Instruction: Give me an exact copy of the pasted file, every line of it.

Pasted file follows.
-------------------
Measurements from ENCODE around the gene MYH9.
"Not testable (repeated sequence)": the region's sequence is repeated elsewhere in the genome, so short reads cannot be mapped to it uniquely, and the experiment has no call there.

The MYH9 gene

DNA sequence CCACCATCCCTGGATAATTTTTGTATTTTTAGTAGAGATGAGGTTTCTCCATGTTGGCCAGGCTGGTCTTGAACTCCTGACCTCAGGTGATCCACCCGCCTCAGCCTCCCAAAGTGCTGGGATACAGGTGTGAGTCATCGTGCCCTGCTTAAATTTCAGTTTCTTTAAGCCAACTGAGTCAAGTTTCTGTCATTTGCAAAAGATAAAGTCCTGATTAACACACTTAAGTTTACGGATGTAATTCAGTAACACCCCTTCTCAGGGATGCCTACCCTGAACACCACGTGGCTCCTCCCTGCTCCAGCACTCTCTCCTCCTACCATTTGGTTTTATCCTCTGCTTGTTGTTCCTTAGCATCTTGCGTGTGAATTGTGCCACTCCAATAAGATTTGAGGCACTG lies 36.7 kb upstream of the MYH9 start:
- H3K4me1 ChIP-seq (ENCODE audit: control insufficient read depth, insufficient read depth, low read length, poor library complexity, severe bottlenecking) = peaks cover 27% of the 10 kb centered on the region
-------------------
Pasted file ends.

Measurements from ENCODE around the gene MYH9.
"Not testable (repeated sequence)": the region's sequence is repeated elsewhere in the genome, so short reads cannot be mapped to it uniquely, and the experiment has no call there.

The MYH9 gene

DNA sequence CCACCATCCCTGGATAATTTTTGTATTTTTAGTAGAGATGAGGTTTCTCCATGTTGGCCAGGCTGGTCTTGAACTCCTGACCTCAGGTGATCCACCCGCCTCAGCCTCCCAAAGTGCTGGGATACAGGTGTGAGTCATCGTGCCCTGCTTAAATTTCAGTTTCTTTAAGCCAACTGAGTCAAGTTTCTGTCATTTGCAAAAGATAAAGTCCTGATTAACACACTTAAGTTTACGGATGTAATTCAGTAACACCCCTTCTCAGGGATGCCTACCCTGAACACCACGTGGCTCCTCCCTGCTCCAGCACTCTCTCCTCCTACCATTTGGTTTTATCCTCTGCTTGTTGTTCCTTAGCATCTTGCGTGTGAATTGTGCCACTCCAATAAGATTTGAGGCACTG lies 36.7 kb upstream of the MYH9 start:
- H3K4me1 ChIP-seq (ENCODE audit: control insufficient read depth, insufficient read depth, low read length, poor library complexity, severe bottlenecking) = peaks cover 27% of the 10 kb centered on the region